Oakland Athletics first baseman Matt Olson (28) hits a foul ball during the seventh inning against the Minnesota Twins at the Oakland Coliseum on July 3, 2019 in Oakland, California. (Chris Victorio | Special to S.F. Examiner)

Oakland Athletics first baseman Matt Olson (28) hits a foul ball during the seventh inning against the Minnesota Twins at the Oakland Coliseum on July 3, 2019 in Oakland, California. (Chris Victorio | Special to S.F. Examiner)

Matt Olson keys win with titanic blast to center

Seth Brown drives in winning run against Royals, but first baseman’s blast jolts slumbering A’s

OAKLAND — Kansas City Royals starter Jorge Lopez flopped his arms down at his side and sighed as soon as Matt Olson made contact.

He had shut down an Oakland A’s team that had averaged over eight runs per game over seven games in Texas, holding them to just two hits over six innings, but the Oakland first baseman’s seventh-inning home run on Tuesday — a 110.5-mph rocket to center — broke him. “It inspired us,” said manager Bob Melvin. “No doubt.”

The A’s two-run seventh on Tuesday wasn’t exactly an offensive explosion, but on a night where closer Liam Hendriks set a record, Olson’s blast and rookie Seth Brown’s go-ahead double were enough to spur them to a 2-1 win, cutting Oakland’s magic number to clinch a playoff spot to nine.

“It was one of my better swings,” Olson said. “I’ve never even put one there in BP. I was shocked.”

Olson has been the A’s hottest hitter over their last 19 games coming ino Tuesday. He’d hit .324 with eight home runs and 19 RBIs in that span. His home run gave him a career-high 35 for the season, a figure all the more impressive considering he missed six weeks after having his hamate bone removed.

It was also a rare sign of offensive life from the A’s (91-61), who had scored four runs in 15 innings against the Royals (56-96), a team with an ERA of 5.17, 25th in baseball.

Lopez — who entered with a 6.09 ERA this season — had cruised through six innings, holding Oakland to just two singles, striking out four and walking just one. He led 1-0, courtesy of a fifth-inning Nick Dini sac fly.

Leading off the seventh, Olson crushed a belt-high, 93.5-mph fastball 450 feet into the first row of seats above the center field luxury suites. What Melvin called a “massive” drive tied the game at 1-1.

“It was like the one I gave up to [Mike] Trout a couple of weeks ago,” said A’s starter Brett Anderson, who surrendered a 450-foot shot to the Angels star at the Coliseum on Sept. 6. “But, [Olson’s] was at night, so that’s even more impressive.”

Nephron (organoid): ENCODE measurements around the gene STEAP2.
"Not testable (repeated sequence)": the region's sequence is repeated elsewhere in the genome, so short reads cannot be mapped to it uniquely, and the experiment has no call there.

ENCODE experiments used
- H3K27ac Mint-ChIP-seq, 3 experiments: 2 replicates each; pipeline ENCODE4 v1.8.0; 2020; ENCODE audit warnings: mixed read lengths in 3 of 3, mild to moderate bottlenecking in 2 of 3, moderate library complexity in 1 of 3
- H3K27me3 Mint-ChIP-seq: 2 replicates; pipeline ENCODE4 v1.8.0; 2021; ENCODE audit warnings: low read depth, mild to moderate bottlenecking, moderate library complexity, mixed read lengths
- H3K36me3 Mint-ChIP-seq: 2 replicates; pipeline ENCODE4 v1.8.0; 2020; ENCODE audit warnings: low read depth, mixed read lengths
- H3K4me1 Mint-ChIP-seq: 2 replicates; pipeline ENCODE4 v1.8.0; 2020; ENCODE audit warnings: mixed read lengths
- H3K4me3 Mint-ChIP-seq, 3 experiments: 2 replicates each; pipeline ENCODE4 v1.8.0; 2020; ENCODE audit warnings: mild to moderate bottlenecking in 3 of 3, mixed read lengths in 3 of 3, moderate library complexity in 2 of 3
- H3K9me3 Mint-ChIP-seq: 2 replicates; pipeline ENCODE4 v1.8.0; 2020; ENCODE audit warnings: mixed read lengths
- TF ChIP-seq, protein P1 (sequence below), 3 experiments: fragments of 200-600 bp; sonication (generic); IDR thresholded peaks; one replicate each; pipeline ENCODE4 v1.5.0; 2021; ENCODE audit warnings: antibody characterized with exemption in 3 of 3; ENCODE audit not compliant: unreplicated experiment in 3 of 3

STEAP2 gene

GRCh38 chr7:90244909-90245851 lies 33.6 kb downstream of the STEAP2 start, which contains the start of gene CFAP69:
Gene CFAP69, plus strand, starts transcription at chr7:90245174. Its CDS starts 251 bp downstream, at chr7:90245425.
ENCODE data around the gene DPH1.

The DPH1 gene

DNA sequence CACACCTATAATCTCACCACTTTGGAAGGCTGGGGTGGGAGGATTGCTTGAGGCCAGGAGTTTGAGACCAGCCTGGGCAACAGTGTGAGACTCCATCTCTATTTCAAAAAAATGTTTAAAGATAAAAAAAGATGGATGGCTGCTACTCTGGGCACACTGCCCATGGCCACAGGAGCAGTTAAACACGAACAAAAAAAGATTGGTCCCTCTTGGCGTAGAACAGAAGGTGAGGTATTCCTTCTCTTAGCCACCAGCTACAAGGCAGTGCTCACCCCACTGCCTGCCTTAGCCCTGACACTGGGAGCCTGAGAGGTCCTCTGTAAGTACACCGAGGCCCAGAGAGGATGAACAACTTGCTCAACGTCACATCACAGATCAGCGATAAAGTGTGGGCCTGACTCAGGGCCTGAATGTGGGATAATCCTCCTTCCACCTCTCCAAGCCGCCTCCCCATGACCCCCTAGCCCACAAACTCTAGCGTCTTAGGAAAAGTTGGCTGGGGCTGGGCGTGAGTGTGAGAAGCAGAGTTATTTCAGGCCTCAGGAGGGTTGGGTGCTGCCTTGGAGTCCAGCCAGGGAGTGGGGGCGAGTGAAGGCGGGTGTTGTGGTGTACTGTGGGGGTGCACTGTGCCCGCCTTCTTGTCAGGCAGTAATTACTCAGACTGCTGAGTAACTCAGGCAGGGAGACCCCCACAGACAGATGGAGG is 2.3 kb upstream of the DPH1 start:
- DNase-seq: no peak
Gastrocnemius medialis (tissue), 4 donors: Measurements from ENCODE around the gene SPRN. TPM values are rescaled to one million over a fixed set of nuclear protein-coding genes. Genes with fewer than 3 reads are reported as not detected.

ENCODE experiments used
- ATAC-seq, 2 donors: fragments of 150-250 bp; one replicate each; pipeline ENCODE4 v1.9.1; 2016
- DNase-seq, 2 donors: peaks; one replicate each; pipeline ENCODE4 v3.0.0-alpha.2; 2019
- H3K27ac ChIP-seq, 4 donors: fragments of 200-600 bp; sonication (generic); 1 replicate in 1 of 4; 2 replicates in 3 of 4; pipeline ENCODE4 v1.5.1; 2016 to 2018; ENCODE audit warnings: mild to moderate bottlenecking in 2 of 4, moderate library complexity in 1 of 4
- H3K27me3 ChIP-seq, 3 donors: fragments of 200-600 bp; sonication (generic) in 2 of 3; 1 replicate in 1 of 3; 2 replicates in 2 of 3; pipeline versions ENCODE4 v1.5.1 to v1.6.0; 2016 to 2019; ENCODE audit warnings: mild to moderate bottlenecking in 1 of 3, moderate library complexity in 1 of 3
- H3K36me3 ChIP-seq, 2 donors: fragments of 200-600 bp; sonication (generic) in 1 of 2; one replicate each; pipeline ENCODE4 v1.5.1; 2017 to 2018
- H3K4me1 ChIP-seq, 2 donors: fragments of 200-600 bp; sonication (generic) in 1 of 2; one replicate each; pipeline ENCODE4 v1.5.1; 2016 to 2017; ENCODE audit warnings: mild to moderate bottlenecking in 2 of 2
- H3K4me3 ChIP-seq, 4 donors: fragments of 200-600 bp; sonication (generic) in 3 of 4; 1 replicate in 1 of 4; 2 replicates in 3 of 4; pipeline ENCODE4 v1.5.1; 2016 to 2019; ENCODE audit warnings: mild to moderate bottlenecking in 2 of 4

As Olson rounded the bases, Lopez glared at him. He dotted the next man up — Mark Canha — in a move that Melvin called “weak.”

“If hitting Mark was intentional, it definitely added to the spark,” Olson said.

Lopez then allowed a booming RBI double off the right-center field wall by rookie Seth Brown, a ball that came off the bat at 105.8 mph and gave the A’s a 2-1 lead.

“I think if Mark was held up you would have knocked [third base coach Matt Williams] over, and everybody else over, on the way to home plate after getting hit after a home run like that,” Melvin said.

Of the 22 hits Brown has had in 19 games since being called up, 10 have gone for extra bases. He had 37 homers in the minor leagues this year, and the power will come, but in the meantime, he’s making a big impression.

“Each time he gets an opportunity like that comes through, he really believes that he belongs and he’s a big part of this team, which he is,” Melvin said.

Anderson, for his part, threw five one-run innings (throwing just 66 pitches), giving him 171 for the season — just 9 1/3 shy of his career high, and the most he’s thrown since 2015. He was lifted for rookie A.J. Puk, who tossed two shutout innings.

The idea for the rest of the season is to work in Puk and fellow rookie Jesus Luzardo by piggybacking them onto starts to aid in their development.

“I would be lying if I said I didn’t want to go longer, but having a couple of lefties throwing upper 90s come in after you, it’s never a bad option,” Anderson said.

Puk then handed the baton off to Joakim Soria (one scoreless inning), who then gave way to Hendriks.

After giving up an eighth-inning lead on Monday (the A’s had gone 81-2 when leading after eight), he tossed a 1-2-3 ninth to close out Oakland’s 91st win, and his 23rd save. His two strikeouts gave him 116 for the season, moving him past Rollie Fingers (115 in 1975) for the most Ks as a reliever in a single season.

“They beat me, and I’m mad,” Hendriks said. “I came back and wanted to put a stamp on it. I ended up breaking Rollie Fingers’ record, so it’s a pretty cool experience, so to cap it off with that, that’s pretty special … It’s just such a rich history.”


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